The Best Time to go Shark Fishing in Florida
Many anglers dream of reeling in a shark, and Florida’s coast is an ideal place to do this, but when is the best time to fish for a shark? There is nothing quite like the thrill of a pulling line when you know you have a monster catch on the other end. It is no secret that sharks are a challenge to catch. The pitbulls of the ocean, sharks, are a mixture of hundreds (sometimes thousands) of pounds of muscle, razor-sharp teeth, and tenacity!
So how and when exactly is the ideal time to lure in one of these magnificent creatures? We will discuss with you the perfect months for shark hunting in Florida, as well as several things you might find interesting concerning luring in the monster!
When Should You Plan Your Trip
Sharks roam the waters of the Florida coast year-round but are most plentiful and active in the summer months, specifically May, June, and July when the water gets warmer.
While many people might think the best time of day to catch a shark is at night, this isn’t necessarily the case. While it is true that sharks do feed at night, they also feed at dawn, throughout the morning, in the afternoon… basically, they like to eat and spend the majority of their days hunting.
Many expert captains and shark anglers agree that sharks feed all the time because sharks are proficient hunters. Sharks also have a highly acute sense of smell, and if something triggers one of their senses (specifically the sense of smell), they are ready to eat!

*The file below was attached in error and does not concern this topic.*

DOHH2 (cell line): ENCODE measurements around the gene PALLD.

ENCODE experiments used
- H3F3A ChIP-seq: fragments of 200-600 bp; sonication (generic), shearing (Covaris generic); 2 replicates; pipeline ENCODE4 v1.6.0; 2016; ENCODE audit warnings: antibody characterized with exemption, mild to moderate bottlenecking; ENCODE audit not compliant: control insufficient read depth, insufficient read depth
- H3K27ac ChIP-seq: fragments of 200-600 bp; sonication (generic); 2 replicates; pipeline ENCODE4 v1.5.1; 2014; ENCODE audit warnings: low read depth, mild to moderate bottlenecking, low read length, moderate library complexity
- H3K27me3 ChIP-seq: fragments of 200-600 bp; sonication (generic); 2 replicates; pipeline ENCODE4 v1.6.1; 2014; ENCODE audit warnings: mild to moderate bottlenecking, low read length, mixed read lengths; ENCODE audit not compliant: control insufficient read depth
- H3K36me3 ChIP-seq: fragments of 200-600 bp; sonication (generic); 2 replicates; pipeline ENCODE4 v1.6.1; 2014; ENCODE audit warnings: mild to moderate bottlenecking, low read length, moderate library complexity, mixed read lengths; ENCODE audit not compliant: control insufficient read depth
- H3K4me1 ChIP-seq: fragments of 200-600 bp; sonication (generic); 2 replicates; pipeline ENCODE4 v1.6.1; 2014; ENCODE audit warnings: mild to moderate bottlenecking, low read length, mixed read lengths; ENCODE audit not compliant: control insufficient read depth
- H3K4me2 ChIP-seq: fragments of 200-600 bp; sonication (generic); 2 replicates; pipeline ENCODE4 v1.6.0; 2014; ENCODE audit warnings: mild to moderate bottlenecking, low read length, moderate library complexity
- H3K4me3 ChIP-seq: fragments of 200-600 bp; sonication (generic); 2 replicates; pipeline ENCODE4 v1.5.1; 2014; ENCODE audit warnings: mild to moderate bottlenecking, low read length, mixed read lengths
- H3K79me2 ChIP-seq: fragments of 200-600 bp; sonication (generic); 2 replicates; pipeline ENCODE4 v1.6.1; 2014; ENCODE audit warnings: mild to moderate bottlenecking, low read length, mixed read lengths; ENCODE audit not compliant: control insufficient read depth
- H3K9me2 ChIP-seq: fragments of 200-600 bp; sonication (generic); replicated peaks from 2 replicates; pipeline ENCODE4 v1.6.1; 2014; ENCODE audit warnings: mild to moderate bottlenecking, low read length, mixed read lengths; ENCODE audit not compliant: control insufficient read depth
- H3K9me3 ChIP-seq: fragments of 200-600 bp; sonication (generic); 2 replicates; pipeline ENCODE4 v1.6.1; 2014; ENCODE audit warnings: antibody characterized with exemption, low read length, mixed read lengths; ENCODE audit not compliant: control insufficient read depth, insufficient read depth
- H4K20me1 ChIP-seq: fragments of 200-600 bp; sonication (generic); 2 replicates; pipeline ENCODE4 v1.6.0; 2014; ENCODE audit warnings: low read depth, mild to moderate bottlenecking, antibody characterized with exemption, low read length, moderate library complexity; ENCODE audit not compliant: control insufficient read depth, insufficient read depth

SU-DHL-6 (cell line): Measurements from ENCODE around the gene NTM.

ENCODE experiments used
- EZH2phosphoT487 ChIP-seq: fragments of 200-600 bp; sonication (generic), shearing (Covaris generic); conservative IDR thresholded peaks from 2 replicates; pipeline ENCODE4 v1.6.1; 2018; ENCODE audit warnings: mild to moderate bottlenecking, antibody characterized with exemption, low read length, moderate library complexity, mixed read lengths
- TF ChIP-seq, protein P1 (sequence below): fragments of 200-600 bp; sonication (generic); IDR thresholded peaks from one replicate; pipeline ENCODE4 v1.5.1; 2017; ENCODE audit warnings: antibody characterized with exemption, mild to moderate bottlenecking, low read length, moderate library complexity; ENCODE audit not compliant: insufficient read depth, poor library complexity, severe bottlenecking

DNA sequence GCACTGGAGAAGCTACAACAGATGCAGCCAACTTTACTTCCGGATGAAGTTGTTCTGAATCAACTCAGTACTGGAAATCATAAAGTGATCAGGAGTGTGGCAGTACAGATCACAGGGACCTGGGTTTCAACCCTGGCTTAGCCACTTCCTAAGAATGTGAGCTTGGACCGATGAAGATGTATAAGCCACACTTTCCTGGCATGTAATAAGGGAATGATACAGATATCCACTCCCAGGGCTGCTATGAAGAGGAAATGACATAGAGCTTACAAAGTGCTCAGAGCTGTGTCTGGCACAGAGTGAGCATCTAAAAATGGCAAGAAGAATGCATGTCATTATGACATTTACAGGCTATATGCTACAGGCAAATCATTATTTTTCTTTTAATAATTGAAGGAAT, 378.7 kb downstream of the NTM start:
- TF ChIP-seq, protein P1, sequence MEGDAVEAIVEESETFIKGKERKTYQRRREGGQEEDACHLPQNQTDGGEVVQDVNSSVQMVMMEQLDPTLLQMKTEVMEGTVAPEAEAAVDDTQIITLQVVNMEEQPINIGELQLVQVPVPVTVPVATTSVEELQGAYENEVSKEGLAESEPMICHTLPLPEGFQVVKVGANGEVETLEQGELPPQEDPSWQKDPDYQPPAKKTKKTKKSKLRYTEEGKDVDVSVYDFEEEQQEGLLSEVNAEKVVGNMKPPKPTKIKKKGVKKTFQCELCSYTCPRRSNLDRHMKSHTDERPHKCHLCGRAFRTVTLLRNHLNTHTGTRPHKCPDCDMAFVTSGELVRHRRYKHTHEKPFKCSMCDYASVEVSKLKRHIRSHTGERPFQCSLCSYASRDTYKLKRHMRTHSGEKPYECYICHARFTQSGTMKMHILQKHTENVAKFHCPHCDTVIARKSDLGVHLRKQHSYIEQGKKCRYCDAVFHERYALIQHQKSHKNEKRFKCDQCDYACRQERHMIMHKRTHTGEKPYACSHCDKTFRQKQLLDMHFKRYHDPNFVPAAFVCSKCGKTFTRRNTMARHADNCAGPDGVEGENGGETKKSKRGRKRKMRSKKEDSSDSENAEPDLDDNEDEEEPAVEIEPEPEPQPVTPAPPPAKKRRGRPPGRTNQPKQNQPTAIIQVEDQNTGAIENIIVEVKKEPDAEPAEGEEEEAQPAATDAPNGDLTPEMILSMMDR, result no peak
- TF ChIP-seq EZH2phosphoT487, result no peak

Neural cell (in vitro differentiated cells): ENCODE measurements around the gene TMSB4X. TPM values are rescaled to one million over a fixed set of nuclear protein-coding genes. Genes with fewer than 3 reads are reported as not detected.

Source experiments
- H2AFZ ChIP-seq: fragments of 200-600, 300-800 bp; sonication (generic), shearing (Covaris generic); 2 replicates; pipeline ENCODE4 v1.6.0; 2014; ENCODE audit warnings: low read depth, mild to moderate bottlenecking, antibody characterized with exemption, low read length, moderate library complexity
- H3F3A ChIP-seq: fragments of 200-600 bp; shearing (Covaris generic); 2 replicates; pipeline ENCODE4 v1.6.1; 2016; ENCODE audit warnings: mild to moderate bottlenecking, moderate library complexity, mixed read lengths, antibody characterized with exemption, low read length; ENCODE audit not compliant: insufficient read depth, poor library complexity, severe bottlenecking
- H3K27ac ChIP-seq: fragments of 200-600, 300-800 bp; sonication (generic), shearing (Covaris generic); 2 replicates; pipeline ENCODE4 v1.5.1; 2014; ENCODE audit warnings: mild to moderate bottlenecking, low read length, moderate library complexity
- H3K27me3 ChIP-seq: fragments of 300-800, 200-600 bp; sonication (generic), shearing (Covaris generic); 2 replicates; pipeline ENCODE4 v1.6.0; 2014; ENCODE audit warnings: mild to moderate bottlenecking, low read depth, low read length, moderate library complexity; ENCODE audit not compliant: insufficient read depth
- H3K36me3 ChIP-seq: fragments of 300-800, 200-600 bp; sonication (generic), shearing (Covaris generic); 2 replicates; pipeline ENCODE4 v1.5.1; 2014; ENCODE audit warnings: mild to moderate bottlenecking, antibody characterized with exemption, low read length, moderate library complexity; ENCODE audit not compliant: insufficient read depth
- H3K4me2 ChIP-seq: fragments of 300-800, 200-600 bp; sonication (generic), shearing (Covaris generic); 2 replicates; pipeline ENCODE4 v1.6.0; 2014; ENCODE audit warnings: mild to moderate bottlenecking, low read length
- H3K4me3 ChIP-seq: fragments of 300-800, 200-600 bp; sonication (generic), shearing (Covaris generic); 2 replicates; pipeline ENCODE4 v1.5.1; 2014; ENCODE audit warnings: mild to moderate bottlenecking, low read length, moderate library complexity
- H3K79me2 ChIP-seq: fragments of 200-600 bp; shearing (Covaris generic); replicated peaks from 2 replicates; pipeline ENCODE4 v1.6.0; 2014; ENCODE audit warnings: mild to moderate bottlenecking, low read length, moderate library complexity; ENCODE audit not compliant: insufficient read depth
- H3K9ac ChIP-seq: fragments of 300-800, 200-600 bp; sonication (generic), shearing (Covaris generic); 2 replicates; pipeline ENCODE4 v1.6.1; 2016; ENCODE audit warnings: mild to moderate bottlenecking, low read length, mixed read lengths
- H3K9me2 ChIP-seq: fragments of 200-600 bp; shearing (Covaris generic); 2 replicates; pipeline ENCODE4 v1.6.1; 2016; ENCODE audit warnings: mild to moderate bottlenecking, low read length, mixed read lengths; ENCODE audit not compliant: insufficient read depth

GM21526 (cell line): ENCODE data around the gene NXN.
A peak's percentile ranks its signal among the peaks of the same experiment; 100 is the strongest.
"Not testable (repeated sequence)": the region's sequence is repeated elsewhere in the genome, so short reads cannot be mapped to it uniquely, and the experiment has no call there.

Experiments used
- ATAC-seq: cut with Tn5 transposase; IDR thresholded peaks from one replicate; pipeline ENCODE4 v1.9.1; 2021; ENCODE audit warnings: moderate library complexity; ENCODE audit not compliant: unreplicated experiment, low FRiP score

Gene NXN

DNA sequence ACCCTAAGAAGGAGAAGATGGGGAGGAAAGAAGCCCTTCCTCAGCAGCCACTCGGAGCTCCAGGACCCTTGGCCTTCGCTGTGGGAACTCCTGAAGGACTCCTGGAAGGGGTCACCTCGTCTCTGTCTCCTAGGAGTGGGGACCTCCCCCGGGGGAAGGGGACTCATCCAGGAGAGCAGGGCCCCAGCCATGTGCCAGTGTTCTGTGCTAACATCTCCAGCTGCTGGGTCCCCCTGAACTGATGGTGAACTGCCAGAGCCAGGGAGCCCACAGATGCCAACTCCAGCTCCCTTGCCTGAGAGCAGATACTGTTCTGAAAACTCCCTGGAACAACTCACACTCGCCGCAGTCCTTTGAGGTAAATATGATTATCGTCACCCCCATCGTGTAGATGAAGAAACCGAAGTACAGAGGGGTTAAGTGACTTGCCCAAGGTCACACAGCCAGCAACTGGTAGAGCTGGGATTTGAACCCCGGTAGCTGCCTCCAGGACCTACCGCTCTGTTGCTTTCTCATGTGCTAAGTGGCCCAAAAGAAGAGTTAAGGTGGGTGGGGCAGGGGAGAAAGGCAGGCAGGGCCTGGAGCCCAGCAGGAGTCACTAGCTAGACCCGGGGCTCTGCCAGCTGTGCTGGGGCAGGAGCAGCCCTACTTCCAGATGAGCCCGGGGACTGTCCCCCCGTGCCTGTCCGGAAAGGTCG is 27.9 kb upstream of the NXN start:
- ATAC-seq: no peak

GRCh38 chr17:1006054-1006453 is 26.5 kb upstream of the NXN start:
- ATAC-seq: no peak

The desire to eat when an easy meal is available is a common trait in large predators higher up on the food change and developed out of necessity. Sharks have hundreds of pounds of muscle and require a lot of energy from their food sources to thrive. So if a shark’s senses pick up on an easy meal, you won’t have to ask twice; it’s going to eat.
Finally, if a shark is going to eat at any time of day, you might want to ask yourself, would you instead catch a shark when you can see what’s happening or at night when the thrill of the hunt is shrouded in inky blackness?
Where Can You Hunt Sharks?
Contrary to popular belief, sharks dwell all over the ocean, not only in deep waters. Sharks are often found within casting distance of the shore in many places. Smaller sharks are easily targeted from the shoreline or a pier—especially quiet, warm bays. If you are hoping to engage in an epic battle with a monster species, such as a Tiger, Bullshark, or Great White, your best chance will be to take a boat out into deeper water (100 feet or more) and target a reef or other underwater structure. Chumming is an excellent way to bring in the giants. Another method is to hunt for a whale carcass as larger shark species will feast off of the thousands of pounds of easy meat for days, even weeks at a time.
What Do Sharks Like to Eat?